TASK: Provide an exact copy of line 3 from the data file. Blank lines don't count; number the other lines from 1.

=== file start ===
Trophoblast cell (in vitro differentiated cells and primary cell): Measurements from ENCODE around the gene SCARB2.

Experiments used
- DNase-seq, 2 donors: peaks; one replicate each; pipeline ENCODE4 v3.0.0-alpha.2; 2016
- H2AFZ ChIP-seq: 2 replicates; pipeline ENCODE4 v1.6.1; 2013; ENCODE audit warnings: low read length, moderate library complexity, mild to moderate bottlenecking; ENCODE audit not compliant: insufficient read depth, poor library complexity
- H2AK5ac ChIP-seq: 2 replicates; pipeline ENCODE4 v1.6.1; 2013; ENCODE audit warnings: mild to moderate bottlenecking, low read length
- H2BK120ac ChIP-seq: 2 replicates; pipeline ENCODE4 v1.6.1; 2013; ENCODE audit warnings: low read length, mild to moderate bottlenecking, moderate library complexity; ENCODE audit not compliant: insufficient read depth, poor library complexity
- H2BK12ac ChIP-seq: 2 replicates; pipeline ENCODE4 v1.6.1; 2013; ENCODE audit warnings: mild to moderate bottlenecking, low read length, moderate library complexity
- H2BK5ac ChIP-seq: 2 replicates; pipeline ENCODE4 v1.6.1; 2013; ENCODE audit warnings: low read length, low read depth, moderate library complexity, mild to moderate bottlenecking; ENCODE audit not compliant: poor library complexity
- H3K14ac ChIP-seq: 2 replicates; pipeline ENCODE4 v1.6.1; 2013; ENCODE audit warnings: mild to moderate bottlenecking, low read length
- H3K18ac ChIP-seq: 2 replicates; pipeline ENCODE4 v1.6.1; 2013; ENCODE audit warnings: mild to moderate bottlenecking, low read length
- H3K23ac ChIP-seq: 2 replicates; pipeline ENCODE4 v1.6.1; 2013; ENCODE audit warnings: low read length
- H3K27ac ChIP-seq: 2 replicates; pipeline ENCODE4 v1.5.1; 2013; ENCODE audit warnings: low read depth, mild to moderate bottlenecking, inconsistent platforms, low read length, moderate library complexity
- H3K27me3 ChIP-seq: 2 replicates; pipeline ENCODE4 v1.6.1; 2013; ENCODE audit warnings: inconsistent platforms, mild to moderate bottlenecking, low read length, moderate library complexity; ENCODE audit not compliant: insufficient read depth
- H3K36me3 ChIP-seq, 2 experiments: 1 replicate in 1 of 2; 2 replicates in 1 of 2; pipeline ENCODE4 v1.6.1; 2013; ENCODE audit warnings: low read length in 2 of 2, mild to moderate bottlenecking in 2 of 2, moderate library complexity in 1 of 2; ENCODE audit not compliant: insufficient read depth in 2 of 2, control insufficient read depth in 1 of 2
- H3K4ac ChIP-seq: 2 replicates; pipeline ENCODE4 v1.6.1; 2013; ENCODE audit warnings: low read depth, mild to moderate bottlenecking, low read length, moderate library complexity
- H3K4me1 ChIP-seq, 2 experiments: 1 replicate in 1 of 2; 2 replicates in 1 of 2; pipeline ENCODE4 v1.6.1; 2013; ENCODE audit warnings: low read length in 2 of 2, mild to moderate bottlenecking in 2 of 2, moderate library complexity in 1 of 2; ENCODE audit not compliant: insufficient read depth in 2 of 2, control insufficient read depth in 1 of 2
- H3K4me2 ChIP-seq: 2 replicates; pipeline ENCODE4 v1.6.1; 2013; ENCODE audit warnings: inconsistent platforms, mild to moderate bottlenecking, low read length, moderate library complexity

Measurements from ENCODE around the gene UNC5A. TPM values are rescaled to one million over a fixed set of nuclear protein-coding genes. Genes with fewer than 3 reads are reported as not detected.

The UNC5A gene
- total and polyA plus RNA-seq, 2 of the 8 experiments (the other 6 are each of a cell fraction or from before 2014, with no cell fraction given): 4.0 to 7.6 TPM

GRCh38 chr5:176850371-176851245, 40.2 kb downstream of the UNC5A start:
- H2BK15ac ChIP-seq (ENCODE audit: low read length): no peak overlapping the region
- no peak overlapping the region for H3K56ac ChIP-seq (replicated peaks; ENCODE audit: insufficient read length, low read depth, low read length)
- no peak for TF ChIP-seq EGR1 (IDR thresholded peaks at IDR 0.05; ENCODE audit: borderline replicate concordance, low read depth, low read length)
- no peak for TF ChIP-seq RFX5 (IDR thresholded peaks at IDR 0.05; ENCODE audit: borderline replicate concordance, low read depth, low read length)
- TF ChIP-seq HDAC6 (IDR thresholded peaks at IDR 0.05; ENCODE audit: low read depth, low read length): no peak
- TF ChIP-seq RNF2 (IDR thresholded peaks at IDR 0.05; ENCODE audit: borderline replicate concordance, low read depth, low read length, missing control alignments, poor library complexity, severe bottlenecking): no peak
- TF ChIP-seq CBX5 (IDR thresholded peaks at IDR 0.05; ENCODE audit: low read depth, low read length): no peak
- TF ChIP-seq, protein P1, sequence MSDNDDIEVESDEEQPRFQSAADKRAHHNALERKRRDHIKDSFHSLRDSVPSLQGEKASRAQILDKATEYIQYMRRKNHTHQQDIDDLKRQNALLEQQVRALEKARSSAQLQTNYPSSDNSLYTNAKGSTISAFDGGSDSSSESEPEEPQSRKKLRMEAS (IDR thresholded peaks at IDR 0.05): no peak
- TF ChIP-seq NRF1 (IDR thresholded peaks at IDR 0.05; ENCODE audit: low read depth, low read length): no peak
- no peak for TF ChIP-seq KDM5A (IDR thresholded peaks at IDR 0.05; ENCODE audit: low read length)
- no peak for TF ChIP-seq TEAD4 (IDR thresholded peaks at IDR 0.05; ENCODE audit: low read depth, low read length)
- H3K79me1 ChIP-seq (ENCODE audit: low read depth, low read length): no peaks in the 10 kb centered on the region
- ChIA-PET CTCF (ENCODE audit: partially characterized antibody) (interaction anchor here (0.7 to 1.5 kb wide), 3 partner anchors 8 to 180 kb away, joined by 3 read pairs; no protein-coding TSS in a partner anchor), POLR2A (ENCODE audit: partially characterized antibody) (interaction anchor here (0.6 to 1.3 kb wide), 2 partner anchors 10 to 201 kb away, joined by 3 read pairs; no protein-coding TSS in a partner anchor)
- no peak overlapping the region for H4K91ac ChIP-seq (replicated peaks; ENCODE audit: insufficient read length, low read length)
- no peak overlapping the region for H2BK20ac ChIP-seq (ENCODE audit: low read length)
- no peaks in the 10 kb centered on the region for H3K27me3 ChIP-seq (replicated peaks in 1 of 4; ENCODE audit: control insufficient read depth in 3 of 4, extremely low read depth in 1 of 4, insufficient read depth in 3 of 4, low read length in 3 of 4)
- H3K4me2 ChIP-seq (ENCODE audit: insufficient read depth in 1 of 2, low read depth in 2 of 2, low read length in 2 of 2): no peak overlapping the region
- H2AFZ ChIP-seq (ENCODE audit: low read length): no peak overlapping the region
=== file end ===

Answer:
- DNase-seq, 2 donors: peaks; one replicate each; pipeline ENCODE4 v3.0.0-alpha.2; 2016